48:1411(150)NG - - NFFE, Local 2024 & Interior, Bureau of Land Management, Medford, District Office - - 1994 FLRAdec NG - - v48 p1411
[ v48 p1411 ]
The decision of the Authority follows:
48 FLRA No. 150
FEDERAL LABOR RELATIONS AUTHORITY
NATIONAL FEDERATION OF FEDERAL EMPLOYEES
U.S. DEPARTMENT OF THE INTERIOR
BUREAU OF LAND MANAGEMENT
MEDFORD DISTRICT OFFICE
DECISION AND ORDER ON A NEGOTIABILITY ISSUE
January 26, 1994
Before Chairman McKee and Members Talkin and Armendariz.
I. Statement of the Case
This case is before the Authority on a negotiability appeal filed by the Union under section 7105(a)(2)(E) of the Federal Service Labor-Management Relations Statute (the Statute) and concerns the negotiability of one proposal concerning physical fitness activities. For the following reasons, we conclude that the record is insufficient for us to make a negotiability determination regarding the proposal. Accordingly, we will dismiss the petition for review.
II. Background and Proposal
According to the record, the Agency initially permitted up to 1 and 1/2 hours per week of "official time" (1) for employees to engage in physical fitness activities, provided that employees "match" the amount of official time with an equal "amount of their own time."(2) Statement of Position, Attachment A at 1. Subsequently, the Agency eliminated the use of "'matching time'" for most employees and, instead, required employees to use annual leave or flexitime to participate in fitness activities. Statement of Position at 2. In response, the Union proposed "to use the old policy concerning the use of official time for wellness for field going employees . . . ." Petition for Review, Attachment 3. Although no specific proposal language is contained in the record before us, the Union explained that:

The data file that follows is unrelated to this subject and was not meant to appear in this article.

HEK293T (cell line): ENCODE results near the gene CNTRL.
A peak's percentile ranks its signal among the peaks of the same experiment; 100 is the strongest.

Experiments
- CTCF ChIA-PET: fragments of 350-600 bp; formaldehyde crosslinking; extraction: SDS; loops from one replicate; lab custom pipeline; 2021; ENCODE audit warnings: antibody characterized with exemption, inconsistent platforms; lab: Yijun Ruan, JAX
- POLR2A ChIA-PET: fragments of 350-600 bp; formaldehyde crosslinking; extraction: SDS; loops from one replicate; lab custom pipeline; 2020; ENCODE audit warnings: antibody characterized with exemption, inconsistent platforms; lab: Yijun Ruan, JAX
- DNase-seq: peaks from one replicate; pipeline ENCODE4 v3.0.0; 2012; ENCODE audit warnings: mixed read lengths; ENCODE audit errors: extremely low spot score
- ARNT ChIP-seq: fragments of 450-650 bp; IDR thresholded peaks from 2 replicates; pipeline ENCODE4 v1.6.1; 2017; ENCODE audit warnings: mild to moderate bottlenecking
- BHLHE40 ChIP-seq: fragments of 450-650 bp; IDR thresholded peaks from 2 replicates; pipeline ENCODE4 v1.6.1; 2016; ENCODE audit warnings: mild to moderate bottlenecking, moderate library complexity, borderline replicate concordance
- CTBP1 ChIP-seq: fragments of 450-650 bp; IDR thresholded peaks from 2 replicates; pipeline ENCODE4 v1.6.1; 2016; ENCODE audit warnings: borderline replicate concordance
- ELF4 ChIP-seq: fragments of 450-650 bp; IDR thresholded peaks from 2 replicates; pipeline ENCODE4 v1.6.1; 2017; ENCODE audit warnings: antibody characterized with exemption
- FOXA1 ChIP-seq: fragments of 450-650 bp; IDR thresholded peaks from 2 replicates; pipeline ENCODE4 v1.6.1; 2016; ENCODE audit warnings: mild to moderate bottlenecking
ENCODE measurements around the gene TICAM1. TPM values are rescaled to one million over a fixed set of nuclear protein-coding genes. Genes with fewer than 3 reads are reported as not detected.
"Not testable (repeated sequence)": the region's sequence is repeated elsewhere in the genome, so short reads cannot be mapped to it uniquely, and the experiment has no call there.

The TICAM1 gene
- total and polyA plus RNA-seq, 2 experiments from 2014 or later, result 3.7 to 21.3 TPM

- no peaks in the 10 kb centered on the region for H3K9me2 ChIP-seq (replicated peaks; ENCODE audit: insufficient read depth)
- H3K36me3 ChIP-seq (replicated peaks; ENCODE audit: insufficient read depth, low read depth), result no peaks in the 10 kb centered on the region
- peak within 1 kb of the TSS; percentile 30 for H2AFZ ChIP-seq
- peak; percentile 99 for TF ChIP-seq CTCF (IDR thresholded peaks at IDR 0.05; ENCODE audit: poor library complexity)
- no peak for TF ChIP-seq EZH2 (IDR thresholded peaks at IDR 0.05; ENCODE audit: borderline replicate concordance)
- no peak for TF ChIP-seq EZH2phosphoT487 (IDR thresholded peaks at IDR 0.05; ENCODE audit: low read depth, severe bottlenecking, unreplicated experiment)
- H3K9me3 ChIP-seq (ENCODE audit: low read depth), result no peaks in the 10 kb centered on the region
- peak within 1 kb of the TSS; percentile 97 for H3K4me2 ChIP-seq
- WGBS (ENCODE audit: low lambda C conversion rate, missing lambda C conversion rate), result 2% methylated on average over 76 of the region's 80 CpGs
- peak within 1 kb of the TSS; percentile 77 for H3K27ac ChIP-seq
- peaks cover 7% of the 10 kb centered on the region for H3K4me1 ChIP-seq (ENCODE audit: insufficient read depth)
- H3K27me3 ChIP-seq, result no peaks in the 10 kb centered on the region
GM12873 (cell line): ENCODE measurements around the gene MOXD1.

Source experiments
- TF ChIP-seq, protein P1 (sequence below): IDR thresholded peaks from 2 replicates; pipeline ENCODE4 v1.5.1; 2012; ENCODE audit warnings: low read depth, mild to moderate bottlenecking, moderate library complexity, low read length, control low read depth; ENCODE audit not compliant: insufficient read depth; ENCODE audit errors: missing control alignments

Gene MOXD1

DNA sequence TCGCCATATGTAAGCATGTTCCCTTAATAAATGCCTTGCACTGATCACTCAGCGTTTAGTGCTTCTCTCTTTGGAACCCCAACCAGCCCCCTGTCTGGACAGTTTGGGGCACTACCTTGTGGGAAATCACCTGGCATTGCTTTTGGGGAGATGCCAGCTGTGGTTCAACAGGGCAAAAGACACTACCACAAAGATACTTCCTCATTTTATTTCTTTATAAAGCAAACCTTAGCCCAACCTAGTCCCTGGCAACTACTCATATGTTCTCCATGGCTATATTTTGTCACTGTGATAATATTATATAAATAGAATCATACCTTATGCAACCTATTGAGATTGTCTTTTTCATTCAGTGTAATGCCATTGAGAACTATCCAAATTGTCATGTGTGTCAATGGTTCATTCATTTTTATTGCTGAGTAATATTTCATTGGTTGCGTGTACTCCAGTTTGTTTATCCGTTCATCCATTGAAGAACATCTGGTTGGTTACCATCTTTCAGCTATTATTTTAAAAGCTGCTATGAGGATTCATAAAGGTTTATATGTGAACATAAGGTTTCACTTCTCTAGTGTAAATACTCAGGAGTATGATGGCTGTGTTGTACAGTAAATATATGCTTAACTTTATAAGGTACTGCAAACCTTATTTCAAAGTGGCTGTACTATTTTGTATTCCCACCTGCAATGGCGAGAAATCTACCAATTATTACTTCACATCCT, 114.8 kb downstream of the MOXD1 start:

[t]he proposal seeks to restore the previous system of 'matching time' for physical fitness activities. The only new provision . . . would raise the present limit of . . . 'matching time' to 3 hours per week.
Petition for Review at 2.
III. Positions of the Parties
The Agency argues that the proposal directly interferes with management's right to assign work under section 7106(a)(2)(B) of the Statute based on the Authority's decision in National Association of Government Employees, Local R12-105 and U.S. Department of Defense, National Guard Bureau, The Adjutant General, California National Guard, 37 FLRA 462 (1990) (California National Guard), Statement of Position at 2-3. The Agency also argues that the proposal is not an appropriate arrangement under section 7106(b)(3) of the Statute because, according to the Agency, the benefit to employees from the proposal is significantly outweighed by the burden on management's right to assign work. Finally, the Agency adopts, without explanation, the position taken by the agency in California National Guard that a proposal permitting employees to engage in physical fitness activities during duty time is inconsistent with 5 U.S.C. § 6101.
The Union argues that the proposal does not excessively interfere with management's right to assign work because, according to the Union, the proposal allows the Agency to suspend an employee's participation in fitness activities in the event of a "'heavy or emergency workload[,]'" or if an employee's work falls to below fully satisfactory levels. Response at 1. Moreover, the Union claims that it has restricted the proposal "only to 'field going employees.'" Id. According to the Union, field going employees "are required to meet a standard of physical requirements to perform their jobs" and that these employees could face discipline if they fail to meet the physical requirements of their positions. Petition for Review, Attachment 3 at 1.
IV. Analysis and Conclusions
We are unable to determine the negotiability of the proposal because the record in this case is insufficient for us to understand the proposal and assess the parties' arguments concerning it.
The proposal would provide unit employees with "matching time" in which to engage in physical fitness activities. However, the parties neither addressed the meaning of the term "matching time" nor provided an example of how the proposal would operate. For example, the term "matching time" is susceptible, in our view, to differing interpretations. In this connection, "matching time" may opera